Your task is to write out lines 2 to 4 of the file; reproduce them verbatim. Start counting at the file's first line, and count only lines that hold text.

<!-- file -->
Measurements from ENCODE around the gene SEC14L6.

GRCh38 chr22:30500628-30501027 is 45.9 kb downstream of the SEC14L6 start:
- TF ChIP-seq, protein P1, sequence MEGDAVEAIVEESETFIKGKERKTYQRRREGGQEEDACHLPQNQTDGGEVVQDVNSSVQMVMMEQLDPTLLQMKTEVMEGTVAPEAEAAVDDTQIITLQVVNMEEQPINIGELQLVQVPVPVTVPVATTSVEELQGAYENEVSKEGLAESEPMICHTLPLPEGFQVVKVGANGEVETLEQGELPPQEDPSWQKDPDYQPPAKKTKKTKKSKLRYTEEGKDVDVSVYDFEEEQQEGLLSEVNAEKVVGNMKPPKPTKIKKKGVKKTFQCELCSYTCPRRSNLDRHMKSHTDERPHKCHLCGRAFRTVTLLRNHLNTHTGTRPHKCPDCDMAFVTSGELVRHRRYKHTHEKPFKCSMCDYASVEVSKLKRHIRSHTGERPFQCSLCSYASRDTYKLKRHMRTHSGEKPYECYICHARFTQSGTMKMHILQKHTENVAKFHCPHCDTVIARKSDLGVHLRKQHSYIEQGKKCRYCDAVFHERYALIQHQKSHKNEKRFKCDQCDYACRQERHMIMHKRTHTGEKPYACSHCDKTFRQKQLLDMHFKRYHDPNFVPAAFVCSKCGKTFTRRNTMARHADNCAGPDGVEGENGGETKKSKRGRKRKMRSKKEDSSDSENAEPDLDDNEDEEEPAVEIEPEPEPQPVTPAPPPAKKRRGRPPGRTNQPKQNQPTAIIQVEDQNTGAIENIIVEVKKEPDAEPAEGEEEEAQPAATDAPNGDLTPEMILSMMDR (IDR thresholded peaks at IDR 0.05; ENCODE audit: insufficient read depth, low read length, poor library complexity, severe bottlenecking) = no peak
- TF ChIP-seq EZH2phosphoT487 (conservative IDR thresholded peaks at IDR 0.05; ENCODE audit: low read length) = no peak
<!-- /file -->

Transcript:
GRCh38 chr22:30500628-30501027 is 45.9 kb downstream of the SEC14L6 start:
- TF ChIP-seq, protein P1, sequence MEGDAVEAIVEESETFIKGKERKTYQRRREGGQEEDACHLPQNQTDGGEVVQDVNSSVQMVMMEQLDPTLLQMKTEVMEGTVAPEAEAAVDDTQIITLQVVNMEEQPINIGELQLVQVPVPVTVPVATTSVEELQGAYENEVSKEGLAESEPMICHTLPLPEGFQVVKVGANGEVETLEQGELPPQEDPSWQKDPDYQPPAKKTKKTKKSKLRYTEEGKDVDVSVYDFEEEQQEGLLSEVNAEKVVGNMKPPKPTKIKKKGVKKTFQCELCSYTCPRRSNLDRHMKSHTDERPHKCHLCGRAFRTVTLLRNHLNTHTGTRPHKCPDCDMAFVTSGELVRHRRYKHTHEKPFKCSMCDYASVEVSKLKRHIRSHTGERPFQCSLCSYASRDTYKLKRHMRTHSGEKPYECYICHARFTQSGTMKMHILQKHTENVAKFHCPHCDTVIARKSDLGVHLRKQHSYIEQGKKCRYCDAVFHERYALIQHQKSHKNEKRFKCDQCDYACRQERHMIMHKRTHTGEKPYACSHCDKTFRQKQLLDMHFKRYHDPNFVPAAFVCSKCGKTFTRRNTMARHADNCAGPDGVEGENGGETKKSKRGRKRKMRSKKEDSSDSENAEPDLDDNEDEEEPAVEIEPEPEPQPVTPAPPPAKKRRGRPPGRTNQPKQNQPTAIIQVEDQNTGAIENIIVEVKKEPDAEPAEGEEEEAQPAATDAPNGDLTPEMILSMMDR (IDR thresholded peaks at IDR 0.05; ENCODE audit: insufficient read depth, low read length, poor library complexity, severe bottlenecking) = no peak
- TF ChIP-seq EZH2phosphoT487 (conservative IDR thresholded peaks at IDR 0.05; ENCODE audit: low read length) = no peak